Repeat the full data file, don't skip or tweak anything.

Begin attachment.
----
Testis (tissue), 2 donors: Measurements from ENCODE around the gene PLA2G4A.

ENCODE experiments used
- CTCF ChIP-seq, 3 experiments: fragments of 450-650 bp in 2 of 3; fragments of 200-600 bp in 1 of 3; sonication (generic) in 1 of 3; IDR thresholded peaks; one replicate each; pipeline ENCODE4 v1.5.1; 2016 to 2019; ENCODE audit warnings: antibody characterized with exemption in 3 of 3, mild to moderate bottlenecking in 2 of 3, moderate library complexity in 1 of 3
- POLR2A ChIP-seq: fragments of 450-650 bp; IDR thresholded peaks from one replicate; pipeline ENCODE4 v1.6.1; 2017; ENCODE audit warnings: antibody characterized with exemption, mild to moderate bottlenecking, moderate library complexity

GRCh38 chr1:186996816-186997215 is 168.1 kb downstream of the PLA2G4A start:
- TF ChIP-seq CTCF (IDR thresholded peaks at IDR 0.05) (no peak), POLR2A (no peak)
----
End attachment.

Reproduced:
Testis (tissue), 2 donors: Measurements from ENCODE around the gene PLA2G4A.

ENCODE experiments used
- CTCF ChIP-seq, 3 experiments: fragments of 450-650 bp in 2 of 3; fragments of 200-600 bp in 1 of 3; sonication (generic) in 1 of 3; IDR thresholded peaks; one replicate each; pipeline ENCODE4 v1.5.1; 2016 to 2019; ENCODE audit warnings: antibody characterized with exemption in 3 of 3, mild to moderate bottlenecking in 2 of 3, moderate library complexity in 1 of 3
- POLR2A ChIP-seq: fragments of 450-650 bp; IDR thresholded peaks from one replicate; pipeline ENCODE4 v1.6.1; 2017; ENCODE audit warnings: antibody characterized with exemption, mild to moderate bottlenecking, moderate library complexity

GRCh38 chr1:186996816-186997215 is 168.1 kb downstream of the PLA2G4A start:
- TF ChIP-seq CTCF (IDR thresholded peaks at IDR 0.05) (no peak), POLR2A (no peak)